At TechCrunch Disrupt, Michael Arrington asked every single interviewee, from investors to Mark Zuckerberg, what their stance was on the NSA revelations. He thinks it’s a central concern of our tech times. I’m inclined to agree. Snowden’s leaks gave us definitive proof of suspicions that many of us who are paranoid (including myself) have thought all along: Big Brother is watching.
But in Asia, people scarcely care about internet surveillance. In Thailand, the government hired thousands of soldiers to spam the internet with pro-government propaganda. In China, the Great Firewall keeps a tight hold on citizen speech. In the Philippines, it’s sometimes mortally dangerous to be a journalist. The gist is many governments in Asia fundamentally see their citizens as guilty before proven innocent. This bleeds into their approach to the internet.
The public outcry that we see in America today is just not seen here. Americans and Europeans view themselves as innocents whose privacy should be protected. The NSA makes them feel violated. In contrast, in the more draconian Asian nations, being spied on is woven into the fabric of society.
Censor and monitor: two sides of the same coin
But, at the core, these are different issues. The NSA isn’t censoring anyone. In countries like China and Vietnam, censorship is so common that it’s assumed. Bloggers are arrested for content they publish online. Thus, self-censorship is the norm. Those who diverge from this norm are punished by a system that most people already know to adhere to.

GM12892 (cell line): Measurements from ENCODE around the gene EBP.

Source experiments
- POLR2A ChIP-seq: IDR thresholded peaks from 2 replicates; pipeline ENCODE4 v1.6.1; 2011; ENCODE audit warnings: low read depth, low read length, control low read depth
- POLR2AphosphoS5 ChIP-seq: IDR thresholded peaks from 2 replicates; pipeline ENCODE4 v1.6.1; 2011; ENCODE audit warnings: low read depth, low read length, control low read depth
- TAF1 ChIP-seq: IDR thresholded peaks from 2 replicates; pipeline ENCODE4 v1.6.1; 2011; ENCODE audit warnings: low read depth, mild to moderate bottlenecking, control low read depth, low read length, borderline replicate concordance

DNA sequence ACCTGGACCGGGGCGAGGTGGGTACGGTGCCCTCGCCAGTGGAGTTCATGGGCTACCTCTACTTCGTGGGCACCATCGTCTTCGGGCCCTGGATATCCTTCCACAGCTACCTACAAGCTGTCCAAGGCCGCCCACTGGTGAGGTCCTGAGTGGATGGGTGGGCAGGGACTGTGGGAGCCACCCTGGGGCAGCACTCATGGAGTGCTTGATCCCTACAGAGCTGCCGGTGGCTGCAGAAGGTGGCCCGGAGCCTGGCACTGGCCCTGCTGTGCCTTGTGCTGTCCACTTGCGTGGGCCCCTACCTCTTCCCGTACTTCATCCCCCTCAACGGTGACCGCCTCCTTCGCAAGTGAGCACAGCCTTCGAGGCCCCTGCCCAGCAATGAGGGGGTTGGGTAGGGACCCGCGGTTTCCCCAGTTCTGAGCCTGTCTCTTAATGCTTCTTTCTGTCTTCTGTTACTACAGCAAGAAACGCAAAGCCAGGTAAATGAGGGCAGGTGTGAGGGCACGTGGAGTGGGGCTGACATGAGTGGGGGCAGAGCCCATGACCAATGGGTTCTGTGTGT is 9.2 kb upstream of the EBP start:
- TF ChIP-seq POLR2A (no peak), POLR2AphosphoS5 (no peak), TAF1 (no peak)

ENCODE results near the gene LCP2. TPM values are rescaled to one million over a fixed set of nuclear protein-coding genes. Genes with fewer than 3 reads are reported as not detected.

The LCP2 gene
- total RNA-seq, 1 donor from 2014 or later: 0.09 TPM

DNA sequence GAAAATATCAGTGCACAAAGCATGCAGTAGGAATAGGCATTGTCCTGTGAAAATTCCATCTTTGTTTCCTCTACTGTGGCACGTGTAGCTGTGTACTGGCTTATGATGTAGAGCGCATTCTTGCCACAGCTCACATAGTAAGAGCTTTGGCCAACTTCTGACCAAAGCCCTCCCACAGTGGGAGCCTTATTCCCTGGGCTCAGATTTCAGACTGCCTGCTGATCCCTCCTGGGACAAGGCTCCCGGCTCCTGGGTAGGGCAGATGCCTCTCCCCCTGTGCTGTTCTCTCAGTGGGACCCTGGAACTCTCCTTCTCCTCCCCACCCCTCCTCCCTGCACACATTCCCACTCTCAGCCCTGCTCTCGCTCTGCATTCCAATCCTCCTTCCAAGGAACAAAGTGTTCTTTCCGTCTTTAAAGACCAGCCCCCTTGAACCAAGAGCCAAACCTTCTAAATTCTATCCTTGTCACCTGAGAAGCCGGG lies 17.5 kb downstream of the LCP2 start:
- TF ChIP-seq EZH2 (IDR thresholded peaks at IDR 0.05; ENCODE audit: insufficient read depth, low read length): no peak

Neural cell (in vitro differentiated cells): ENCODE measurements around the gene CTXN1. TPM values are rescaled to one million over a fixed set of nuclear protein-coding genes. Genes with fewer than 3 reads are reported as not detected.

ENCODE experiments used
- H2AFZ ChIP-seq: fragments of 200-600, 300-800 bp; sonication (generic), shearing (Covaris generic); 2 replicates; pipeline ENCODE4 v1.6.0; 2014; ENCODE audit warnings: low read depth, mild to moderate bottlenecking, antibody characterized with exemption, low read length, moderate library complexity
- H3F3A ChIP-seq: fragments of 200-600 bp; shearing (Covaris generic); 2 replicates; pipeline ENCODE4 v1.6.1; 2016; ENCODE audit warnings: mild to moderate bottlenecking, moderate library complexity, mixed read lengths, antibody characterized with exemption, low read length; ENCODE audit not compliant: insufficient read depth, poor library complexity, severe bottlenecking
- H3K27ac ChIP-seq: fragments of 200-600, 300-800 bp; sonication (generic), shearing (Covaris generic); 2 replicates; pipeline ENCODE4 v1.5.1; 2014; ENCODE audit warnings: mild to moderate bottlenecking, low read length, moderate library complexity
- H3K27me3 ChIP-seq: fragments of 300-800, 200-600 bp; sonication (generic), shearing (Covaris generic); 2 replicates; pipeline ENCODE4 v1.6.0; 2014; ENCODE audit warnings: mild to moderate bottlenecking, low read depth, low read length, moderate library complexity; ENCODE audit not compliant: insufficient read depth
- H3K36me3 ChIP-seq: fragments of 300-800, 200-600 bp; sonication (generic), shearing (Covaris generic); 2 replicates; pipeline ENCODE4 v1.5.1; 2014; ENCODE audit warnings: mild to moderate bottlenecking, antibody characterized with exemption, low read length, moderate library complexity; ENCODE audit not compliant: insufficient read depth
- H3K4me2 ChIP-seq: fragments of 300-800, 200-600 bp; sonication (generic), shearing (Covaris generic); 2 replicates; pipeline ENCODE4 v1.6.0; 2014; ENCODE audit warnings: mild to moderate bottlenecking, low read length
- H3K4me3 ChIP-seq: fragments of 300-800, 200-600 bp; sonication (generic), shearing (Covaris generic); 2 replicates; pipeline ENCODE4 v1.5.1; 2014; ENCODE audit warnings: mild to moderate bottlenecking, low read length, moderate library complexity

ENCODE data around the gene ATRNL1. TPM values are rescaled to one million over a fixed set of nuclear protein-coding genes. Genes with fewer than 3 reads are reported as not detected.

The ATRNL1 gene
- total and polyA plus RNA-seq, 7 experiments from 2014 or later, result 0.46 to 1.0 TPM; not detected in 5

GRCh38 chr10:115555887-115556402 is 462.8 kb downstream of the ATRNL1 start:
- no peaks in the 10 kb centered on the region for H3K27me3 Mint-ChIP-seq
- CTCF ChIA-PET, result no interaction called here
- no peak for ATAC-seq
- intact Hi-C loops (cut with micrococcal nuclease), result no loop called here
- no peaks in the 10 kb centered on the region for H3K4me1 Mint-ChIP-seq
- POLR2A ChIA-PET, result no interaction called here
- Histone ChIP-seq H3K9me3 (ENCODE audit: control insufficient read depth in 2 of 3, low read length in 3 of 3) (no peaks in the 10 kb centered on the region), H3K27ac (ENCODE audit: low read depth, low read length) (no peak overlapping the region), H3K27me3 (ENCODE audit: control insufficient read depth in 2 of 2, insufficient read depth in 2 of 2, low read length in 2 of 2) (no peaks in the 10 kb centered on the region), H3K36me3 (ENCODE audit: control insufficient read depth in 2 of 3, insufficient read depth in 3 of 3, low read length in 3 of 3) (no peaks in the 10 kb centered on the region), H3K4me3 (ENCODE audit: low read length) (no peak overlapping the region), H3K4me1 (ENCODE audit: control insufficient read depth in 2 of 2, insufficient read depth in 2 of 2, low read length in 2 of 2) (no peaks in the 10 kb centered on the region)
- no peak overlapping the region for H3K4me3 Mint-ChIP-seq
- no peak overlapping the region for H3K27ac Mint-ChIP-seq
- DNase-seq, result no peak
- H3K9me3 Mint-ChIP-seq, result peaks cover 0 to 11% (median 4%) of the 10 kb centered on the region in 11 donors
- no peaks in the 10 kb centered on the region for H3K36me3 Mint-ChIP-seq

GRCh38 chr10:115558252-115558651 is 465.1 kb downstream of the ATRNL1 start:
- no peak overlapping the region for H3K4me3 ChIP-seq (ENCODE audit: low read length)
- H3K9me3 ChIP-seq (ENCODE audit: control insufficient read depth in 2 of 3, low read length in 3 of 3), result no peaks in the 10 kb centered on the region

The repercussions of this self-censorship are manifold. Online satire has to be coated with almost imperceptible innuendoes, political movements have to be camouflaged, and individuals have to numb their content. As much data as the NSA is collecting, it doesn’t cause this yet. But maybe with the recent revelations, we’re about to see a sea change in the Western internet. They’re becoming like us.
Who watches the Watchmen?
No matter what the NSA says or the American Congress does, people are now faced with the stark reality that online monitoring may never cease. In other words, American netizens are becoming Asian. Blog posts like this and many more are teaching people to self-censor. Companies like McAfee are working on hardware to prevent NSA spying and startups like Silent Circle are attempting to bring encryption mainstream. Duckduckgo has become quite popular in the US since PRISM because it does more secure and private searches. In other words, the NSA revelations are creating a new market of secrecy and privacy. A kind of market we know all too well in Asia.
Are we going to see a more hushed public discussion on America’s internet? In Asia, we’re already seeing this in full swing with the onrush of chat apps. People have intuitively yearned for privacy for a long time. Users in China are rushing away from Sina Weibo and into WeChat. The causes are different, but the results are the same. Americans, welcome to our world.
(Editing by Terence Lee)